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NALSC Profile of Our President, Eve Jaffe

NALSC Profile of Our President, Eve Jaffe

 FALL 2015 NEWSLETTER, NATIONAL ASSOCIATION OF LEGAL SEARCH CONSULTANTS

 

Member Spotlight: Eve Jaffe (Owner, Garb Jaffe & Associates Legal Placement, LLC)
Interviewer/Writer: Dan Binstock (Garrison & Sisson, Washington, DC)

 

Eve Jaffe, a newly appointed member of the NALSC Board of Directors, is the owner of Garb Jaffe & Associates Legal Placement, LLC, based in Los Angeles, California.  As you will read below, Eve’s professional and personal paths have led her on various journeys until she found her true professional calling with legal recruiting.  Like many legal recruiters, Eve began her career as an attorney, started a family, and then switched gears to still work within the legal field but on the recruiting side.

 

An only child, Eve was four years old when her parents divorced.  She was raised mostly by her mother, and they moved around…a lot.  She attended eleven different schools in only nine years.  (If you know Eve, one of the things that immediately stands out is her natural ability to connect with people in a warm and genuine manner; perhaps all of the moving around during her younger years enabled her to develop an unusual proficiency in developing relationships with people.)  Eve and her mother ended up settling in the San Francisco Bay Area where she went to both high school and college.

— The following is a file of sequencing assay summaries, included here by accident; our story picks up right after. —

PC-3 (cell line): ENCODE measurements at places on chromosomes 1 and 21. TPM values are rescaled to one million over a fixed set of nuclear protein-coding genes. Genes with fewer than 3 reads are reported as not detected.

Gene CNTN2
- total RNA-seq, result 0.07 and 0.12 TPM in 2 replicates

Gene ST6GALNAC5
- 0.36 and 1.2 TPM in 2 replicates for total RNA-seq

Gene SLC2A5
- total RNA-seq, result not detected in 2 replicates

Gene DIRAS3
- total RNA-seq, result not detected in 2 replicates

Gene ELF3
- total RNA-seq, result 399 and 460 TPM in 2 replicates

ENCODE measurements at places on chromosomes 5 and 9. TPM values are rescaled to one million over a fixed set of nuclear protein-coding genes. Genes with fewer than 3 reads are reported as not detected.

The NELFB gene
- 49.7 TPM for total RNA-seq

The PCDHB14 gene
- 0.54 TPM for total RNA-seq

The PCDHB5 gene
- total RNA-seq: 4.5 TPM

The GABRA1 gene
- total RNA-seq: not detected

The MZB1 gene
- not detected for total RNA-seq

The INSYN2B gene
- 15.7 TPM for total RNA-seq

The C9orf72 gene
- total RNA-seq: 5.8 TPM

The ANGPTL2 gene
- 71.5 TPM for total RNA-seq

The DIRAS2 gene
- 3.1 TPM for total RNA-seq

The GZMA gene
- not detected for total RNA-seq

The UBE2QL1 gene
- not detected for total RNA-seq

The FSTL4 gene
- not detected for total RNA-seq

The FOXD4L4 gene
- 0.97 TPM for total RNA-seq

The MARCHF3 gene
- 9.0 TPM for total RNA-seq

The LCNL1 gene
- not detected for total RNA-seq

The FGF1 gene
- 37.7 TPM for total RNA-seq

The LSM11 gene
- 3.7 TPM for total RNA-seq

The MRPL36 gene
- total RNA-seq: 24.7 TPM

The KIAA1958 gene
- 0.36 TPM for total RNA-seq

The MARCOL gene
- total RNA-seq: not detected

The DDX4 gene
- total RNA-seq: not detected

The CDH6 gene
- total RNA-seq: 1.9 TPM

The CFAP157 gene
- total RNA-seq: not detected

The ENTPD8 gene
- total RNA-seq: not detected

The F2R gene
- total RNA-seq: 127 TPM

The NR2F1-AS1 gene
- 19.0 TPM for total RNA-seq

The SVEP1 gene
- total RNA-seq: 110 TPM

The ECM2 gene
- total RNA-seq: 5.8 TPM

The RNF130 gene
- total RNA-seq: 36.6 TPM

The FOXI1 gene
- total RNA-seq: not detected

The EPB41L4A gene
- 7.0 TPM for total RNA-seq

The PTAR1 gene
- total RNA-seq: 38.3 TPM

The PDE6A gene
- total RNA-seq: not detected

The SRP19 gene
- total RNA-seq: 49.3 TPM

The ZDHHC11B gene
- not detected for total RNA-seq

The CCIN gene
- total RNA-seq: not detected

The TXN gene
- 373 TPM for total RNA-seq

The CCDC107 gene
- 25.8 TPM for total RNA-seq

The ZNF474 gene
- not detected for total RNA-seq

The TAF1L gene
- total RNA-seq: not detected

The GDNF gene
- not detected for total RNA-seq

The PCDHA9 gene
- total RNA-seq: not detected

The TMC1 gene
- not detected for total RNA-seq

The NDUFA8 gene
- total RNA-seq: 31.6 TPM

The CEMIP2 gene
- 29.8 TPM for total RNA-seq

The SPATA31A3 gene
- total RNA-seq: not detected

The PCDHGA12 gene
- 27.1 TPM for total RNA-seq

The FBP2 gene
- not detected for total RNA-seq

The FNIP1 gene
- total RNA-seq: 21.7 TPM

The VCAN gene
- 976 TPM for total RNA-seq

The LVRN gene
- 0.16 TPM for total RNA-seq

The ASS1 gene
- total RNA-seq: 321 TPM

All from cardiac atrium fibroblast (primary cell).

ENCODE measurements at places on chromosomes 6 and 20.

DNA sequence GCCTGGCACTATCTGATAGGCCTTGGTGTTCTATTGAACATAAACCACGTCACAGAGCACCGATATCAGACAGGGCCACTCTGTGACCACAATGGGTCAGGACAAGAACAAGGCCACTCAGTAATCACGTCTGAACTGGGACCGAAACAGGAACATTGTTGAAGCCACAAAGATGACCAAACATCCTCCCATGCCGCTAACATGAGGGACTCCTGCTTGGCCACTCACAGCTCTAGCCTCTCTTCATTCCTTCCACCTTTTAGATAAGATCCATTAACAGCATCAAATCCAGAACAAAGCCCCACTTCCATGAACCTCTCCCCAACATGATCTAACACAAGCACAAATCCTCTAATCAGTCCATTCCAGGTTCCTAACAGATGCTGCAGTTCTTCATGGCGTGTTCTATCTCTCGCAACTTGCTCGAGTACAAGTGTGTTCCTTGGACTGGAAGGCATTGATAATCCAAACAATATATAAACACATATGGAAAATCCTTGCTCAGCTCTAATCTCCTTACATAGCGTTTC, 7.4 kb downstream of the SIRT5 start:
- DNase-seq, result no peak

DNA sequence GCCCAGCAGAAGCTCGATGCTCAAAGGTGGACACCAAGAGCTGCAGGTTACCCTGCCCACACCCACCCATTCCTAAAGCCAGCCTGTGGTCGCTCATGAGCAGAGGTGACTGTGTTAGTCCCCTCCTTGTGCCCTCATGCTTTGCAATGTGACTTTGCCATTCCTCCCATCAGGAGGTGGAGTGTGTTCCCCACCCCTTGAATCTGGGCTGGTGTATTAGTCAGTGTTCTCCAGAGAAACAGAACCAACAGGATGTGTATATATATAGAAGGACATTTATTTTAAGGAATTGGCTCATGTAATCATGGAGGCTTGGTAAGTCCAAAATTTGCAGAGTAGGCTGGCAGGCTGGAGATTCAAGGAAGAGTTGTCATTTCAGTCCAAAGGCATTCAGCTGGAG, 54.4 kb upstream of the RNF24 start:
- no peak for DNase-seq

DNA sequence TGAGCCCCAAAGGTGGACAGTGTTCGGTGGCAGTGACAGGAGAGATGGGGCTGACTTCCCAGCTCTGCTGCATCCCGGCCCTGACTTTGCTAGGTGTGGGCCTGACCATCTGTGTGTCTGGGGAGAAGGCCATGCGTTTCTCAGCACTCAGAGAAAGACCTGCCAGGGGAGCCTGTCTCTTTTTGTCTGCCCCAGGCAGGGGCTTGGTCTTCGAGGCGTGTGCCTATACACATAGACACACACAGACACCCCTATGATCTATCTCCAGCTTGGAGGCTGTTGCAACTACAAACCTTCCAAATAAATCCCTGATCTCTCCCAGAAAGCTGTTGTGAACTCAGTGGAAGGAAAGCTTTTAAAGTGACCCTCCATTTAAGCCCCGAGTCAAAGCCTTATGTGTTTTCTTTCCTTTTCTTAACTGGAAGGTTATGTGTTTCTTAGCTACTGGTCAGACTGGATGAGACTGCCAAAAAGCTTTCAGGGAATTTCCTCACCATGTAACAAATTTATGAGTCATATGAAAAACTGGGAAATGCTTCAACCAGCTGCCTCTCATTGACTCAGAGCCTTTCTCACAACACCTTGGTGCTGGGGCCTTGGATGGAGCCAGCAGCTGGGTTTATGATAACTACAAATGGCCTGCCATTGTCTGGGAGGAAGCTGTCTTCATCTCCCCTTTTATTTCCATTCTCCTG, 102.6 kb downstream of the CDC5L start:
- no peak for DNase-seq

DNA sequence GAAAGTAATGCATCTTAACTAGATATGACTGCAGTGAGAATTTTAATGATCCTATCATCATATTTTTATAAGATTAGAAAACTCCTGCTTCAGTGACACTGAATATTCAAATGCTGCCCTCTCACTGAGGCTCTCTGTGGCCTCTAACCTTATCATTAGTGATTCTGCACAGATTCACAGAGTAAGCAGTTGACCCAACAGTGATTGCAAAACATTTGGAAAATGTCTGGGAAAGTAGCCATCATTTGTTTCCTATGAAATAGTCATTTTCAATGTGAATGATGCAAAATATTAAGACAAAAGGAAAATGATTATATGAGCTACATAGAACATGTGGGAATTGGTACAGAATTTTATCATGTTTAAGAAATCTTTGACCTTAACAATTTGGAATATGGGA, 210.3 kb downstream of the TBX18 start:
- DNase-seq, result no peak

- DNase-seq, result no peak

When it came time to selecting a major for college, Eve, reflecting on how she often functioned as a de facto therapist to both of her parents growing up, believed she had a calling to pursue a major in Psychology.  But she soon found that in Psychology, “there are no ‘right’ answers to questions since everyone has different theories for human behavior and none of them are any more ‘right’ than others.”  Eve then turned to law because she thought that law, at least, was a concrete body of knowledge.  She worked full-time to put herself through college and did the same for law school.  Her hard work and dedication paid off when she was accepted to the University of Southern California Law School with a full scholarship.  Three years later, however, Eve had to amend her initial thoughts on law vs. psychology: “Law didn’t offer much more certainty than psychology but at least the pay was good.”  Definitely agreed.